Hillary Rodham Clinton is on track to raise a record $45 million in contributions during her first quarter as a 2016 presidential candidate, building a formidable campaign fund that further solidifies her position as the prohibitive Democratic front-runner, according to numbers released by her campaign Wednesday morning.
In a sign of the growing dominance of money in politics, the staggering amount of cash far exceeds what Clinton raised during her first quarter as a candidate eight years ago, when officials from her campaign reported they were ecstatic with her $26-million haul. It also dwarfs the amount her next-closest rival, Vermont Sen. Bernie Sanders, is likely to raise.
The fundraising quarter that ended Tuesday is traditionally used as a barometer to gauge the strength of campaigns. Clinton officials boasted that they bested the previous record for a first-quarter candidate, which was set by President Obama in 2011 as he embarked on his reelection campaign. Obama raised $41.9 million during that period.
But the large bank account by no means clears the field for Clinton. Sanders, who has not yet released his fundraising figures, has enough in the bank to mount a competitive challenge in at least the early states. Earlier in the quarter, he had already raised $8 million from more than 200,000 donors. At this stage in the campaign, the number of donors can be as important as the total amount raised, as it reflects grass-roots support and enthusiasm.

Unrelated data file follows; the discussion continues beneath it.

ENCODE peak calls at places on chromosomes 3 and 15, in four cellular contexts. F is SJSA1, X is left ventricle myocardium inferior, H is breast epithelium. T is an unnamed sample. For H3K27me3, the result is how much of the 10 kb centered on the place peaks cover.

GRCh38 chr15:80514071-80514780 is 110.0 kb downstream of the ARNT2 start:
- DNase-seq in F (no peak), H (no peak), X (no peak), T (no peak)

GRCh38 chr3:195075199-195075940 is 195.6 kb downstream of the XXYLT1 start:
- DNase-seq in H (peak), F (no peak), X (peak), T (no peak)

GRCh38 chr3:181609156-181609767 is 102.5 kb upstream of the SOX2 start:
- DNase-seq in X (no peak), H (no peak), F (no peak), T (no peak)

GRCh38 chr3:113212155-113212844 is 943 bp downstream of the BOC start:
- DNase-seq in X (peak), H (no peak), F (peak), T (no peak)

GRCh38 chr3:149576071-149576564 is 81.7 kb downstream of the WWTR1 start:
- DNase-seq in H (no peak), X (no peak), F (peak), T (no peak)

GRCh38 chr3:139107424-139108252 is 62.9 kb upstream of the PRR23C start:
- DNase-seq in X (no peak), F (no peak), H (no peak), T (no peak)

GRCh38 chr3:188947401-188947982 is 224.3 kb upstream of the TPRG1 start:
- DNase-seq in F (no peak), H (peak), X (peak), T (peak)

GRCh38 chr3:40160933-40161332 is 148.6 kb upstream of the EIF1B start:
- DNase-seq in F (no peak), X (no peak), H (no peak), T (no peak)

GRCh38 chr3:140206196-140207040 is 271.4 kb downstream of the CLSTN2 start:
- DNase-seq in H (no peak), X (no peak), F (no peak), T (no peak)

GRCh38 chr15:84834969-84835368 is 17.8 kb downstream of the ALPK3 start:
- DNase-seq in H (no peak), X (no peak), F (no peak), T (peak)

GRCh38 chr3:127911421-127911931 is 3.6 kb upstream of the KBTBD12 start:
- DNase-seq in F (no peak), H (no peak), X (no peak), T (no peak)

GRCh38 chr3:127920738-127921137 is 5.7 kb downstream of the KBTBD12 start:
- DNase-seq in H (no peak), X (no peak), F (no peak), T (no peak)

The Clinton campaign did not reveal how many people contributed in a background memo sent to reporters. But it noted that 91% of the contributions were $100 or less. In the final days of the quarter, the campaign had blitzed supporters with emails, imploring them to give as little as $1 – a clear sign of Clinton's eagerness to show broad-based interest. The pitches set a goal of 50,000 contributions.
Campaign officials have said they need $100 million to win the primary. They are clearly well on their way. Should Clinton win, however, she will need ramp up her fundraising substantially. A successful general election campaign fund would likely exceed $1 billion.
Much of that money won't be directed to the official campaign account, which cannot accept contributions exceeding $2,700 per donor. The funds will be sent to Clinton's super PAC, which evades federal fundraising rules by operating independent of the campaign. Donors are free to give unlimited amounts to that fund.
Sanders has made a point of not permitting his supporters to form a super PAC, saying such solicitation of unlimited cash is corrupting democracy.